I dislike the DH rule, because I dislike the idea that an important offensive player can be a key player - even contend for the AL MVP - while rarely or never taking the field. Throwing the ball, catching the ball, hitting the ball with a bat and running around the bases are things every baseball player should be prepared - nay, eager to do. Not all equally well, but it’s part of the fundamental job description. Excusing a pitcher from ever having to hit or run, or having a player only bat and run, is to make them half a baseball player.
On the other hand, I recognize the inherent weakness in the game setup when a manager can intentionally pitch around batters to get to the pitcher’s spot in the lineup (e.g., 2 outs and 2 men on base), forcing the other manager to let a weak batter take a key at-bat or to remove a still-effective pitcher from the game. Purity of the game aside, when one hitter in the lineup is consistently in there solely for defense 99% of the time (the pitcher) and is several standard deviations below the rest of the positions in offensive production, that’s not exactly “pure” either.
That said, I still dislike how the rule is specifically aimed at the pitcher, such that allowing the pitcher to bat for himself loses the DH. Sure, MOST of the time, pitchers can’t hit. But what if your pitcher du jour is actually a decent hitter, like Carlos Zambrano, and your lightweight bat defensive guy is like 1997 Rey Ordonez at shortstop? And then there’s the strategic element to managing bats off the bench which isn’t there if you can just throw a guy in there as the DH every game.
Finally I think it’s objectively stupid to have the DH in half the major league teams but not the other half. Especially now that Interleague play is not only here to stay, but will be a constant throughout the schedule. Either it’s a part of baseball now, or it’s not. The problem is, I dislike it but recognize and to some extent agree as to why there’s a perceived need for it.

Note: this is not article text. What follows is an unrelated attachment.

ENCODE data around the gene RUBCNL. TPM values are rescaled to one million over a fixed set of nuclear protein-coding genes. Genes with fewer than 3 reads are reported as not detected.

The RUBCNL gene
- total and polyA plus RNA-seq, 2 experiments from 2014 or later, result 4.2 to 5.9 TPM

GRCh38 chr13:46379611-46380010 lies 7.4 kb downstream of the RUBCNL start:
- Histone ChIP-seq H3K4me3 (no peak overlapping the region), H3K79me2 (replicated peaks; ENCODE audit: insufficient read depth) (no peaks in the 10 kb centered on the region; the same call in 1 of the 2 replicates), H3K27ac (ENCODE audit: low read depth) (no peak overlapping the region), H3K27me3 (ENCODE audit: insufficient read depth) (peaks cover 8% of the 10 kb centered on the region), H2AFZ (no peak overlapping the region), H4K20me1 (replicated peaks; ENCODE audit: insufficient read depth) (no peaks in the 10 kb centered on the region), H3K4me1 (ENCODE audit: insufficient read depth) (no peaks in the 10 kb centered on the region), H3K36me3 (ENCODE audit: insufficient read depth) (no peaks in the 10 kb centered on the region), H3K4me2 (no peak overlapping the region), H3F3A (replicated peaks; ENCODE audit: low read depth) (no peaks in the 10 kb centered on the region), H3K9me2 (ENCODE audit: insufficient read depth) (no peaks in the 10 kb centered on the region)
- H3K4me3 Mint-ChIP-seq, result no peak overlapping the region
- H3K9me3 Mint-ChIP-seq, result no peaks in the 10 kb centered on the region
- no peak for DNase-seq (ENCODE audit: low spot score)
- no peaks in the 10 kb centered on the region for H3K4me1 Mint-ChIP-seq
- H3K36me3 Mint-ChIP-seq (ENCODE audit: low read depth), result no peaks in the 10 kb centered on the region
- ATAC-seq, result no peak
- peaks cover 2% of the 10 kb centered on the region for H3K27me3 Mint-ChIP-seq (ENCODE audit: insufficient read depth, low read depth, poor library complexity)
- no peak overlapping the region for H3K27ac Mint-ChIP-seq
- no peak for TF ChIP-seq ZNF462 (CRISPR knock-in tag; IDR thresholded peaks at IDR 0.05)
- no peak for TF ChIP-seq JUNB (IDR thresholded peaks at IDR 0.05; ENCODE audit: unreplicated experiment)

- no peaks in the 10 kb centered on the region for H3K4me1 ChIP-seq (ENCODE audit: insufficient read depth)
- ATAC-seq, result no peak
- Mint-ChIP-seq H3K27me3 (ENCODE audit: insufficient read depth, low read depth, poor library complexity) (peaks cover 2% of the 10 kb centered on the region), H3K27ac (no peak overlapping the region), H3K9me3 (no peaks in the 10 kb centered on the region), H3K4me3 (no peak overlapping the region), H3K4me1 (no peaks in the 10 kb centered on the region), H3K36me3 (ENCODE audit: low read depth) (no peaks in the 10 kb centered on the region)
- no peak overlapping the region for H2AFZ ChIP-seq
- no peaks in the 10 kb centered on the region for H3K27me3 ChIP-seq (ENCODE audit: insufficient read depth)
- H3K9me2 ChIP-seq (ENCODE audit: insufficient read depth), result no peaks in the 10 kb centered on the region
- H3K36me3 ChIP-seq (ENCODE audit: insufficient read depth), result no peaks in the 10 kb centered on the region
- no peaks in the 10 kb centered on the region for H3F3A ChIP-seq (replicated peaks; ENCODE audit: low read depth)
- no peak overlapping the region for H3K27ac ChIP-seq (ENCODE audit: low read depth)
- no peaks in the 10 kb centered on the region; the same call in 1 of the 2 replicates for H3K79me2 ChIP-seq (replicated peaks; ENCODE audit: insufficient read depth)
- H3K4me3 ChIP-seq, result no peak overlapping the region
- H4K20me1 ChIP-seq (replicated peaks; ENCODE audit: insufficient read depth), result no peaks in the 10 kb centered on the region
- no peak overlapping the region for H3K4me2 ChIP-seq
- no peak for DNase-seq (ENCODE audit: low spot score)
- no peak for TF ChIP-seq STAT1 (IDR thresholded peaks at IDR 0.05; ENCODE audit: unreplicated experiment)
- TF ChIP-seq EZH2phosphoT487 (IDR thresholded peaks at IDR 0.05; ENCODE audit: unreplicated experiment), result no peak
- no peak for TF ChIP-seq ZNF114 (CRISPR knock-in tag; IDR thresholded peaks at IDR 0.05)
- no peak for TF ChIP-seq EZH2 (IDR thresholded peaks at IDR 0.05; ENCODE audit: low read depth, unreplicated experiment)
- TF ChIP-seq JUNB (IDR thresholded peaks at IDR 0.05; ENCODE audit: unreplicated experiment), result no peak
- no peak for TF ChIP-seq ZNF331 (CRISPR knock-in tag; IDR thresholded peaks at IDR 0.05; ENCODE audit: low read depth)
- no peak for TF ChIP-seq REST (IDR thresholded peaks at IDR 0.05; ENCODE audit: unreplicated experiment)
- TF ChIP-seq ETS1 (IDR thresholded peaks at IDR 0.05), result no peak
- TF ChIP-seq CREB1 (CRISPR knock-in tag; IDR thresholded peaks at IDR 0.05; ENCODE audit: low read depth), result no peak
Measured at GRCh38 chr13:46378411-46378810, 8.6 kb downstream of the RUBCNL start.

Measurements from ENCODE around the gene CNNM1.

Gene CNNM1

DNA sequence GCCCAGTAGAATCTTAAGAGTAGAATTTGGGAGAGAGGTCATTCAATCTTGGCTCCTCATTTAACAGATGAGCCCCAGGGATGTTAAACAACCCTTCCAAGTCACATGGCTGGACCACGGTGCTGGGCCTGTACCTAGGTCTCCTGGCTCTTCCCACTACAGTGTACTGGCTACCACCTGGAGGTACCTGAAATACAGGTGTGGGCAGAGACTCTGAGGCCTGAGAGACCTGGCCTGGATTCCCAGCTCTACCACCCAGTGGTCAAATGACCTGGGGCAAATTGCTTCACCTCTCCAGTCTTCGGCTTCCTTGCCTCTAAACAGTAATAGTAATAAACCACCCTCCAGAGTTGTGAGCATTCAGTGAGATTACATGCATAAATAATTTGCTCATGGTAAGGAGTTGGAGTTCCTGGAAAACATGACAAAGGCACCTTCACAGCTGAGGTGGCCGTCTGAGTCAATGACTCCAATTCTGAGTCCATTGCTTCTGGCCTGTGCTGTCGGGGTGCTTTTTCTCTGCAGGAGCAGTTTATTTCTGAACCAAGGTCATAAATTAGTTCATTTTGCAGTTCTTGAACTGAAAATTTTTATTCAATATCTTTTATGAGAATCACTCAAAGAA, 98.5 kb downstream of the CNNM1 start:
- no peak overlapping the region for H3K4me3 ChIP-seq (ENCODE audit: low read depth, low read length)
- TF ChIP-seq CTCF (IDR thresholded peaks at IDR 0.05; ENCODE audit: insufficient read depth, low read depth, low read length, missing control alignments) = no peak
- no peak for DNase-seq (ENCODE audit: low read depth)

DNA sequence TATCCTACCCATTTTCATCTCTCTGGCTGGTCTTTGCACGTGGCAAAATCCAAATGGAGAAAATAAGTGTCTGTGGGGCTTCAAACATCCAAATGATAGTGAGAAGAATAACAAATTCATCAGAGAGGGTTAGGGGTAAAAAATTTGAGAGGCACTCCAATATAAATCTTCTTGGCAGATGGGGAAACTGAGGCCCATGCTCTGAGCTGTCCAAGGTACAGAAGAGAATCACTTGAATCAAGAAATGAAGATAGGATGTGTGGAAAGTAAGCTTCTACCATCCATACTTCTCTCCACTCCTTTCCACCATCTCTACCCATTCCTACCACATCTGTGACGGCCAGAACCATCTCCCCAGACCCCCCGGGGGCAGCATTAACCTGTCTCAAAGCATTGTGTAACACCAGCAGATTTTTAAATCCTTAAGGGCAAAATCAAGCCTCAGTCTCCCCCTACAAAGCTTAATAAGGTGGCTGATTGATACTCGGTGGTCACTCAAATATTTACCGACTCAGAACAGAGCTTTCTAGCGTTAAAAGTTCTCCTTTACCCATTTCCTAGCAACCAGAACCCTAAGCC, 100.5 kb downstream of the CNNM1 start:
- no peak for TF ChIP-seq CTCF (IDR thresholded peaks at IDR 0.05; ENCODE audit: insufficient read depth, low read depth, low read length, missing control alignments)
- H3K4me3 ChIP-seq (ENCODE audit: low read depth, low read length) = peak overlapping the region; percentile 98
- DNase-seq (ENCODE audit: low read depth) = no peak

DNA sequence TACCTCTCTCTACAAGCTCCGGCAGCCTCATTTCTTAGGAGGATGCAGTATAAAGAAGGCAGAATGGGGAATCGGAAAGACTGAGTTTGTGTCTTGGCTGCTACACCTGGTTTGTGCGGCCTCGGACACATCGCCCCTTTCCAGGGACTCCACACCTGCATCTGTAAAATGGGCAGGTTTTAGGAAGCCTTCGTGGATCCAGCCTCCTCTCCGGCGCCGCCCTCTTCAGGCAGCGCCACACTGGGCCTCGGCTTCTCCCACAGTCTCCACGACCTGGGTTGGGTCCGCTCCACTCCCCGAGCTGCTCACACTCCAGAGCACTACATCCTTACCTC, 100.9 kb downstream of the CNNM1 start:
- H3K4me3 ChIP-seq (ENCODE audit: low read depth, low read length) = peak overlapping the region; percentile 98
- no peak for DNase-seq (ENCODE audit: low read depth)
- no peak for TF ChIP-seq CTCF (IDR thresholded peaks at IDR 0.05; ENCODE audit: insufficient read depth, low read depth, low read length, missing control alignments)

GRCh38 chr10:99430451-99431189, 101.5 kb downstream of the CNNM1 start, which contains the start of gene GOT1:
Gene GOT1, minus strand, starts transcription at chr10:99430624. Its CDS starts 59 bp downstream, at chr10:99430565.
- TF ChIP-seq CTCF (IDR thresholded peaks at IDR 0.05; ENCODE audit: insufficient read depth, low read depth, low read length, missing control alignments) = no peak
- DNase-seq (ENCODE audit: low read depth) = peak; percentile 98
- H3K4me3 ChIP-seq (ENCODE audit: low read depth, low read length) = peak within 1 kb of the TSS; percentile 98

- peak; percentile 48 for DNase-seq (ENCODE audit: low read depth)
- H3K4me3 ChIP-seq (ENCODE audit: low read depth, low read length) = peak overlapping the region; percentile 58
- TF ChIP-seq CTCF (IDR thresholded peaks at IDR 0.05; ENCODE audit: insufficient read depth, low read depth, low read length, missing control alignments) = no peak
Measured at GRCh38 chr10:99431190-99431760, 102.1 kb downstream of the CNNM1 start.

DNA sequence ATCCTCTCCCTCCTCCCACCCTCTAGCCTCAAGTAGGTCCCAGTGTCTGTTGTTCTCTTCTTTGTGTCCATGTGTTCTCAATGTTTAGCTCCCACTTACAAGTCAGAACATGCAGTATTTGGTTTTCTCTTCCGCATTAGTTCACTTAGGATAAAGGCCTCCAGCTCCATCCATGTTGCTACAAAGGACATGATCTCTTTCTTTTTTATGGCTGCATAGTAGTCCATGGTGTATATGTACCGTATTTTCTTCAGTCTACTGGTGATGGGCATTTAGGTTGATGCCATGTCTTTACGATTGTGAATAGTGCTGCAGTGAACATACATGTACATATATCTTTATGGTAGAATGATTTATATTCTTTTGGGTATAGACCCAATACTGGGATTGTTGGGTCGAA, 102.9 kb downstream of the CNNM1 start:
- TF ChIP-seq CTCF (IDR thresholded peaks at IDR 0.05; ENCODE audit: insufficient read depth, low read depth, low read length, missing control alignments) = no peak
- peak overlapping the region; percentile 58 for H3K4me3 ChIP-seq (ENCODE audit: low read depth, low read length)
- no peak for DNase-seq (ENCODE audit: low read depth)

Taking all that into account, I submit the following change to Major League Baseball, to be implemented for the 2013 season after 30 years of having a Designated Hitter rule in the American League alone: All teams in both leagues will once again play by the same rules. However, there will no longer be a Designated Hitter. Instead, we will allow a Ghost Pinch Hitter once per 9 innings.
This role is just like a regular pinch hitter - he goes up to bat for another player, most likely the pitcher but it could be anybody - but after he’s done hitting and running the bases, he goes back to the bench and the original player remains in the lineup. The Ghost can still be used as a normal pinch hitter or runner later in the game as well. For lineup purposes it’s as if the original player had batted, except that the Ghost batted for him (but the offensive stats count for the Ghost, of course). The exception would be if you sent in a pinch-runner for the Ghost, in which case he’s removed from the game, but the pinch runner wouldn’t be: the “Ghost” nature would get transferred to the pinch-runner, so to speak. This is to balance the use of power-hitting pure pinch hitters like Matt Stairs more than once - you can do it, but now he has to run at least once if he gets on base. (It would also be called, of course, “giving up the Ghost”.)
So if a pitcher’s spot is coming up with the bases empty, fine, let him bat as God intended him to do. But if his spot is coming up and there’s a man on 3rd base and 2 out in the 4th inning and the idea in the other dugout is to intentially walk the #8 hitter to pitch to the pitcher, well, now you can send in your best bat off the bench and still keep that bat on the bench and your pitcher in the game. But not every single time the pitcher comes up - only once per 9 innings, so pick your spot wisely.
You get to use another Ghost in extra innings (unlike “the” DH it wouldn’t have to be the same player you used as a Ghost in the regular innings); and Heaven help you, a third Ghost if you reach the 19th inning - you can use that backup catcher off the bench without fear of being without a catcher.
Whaddya think? Shall we bombard Bud Selig with this idea? Or is this actually something that’s been proposed before in some variant, and been shot down?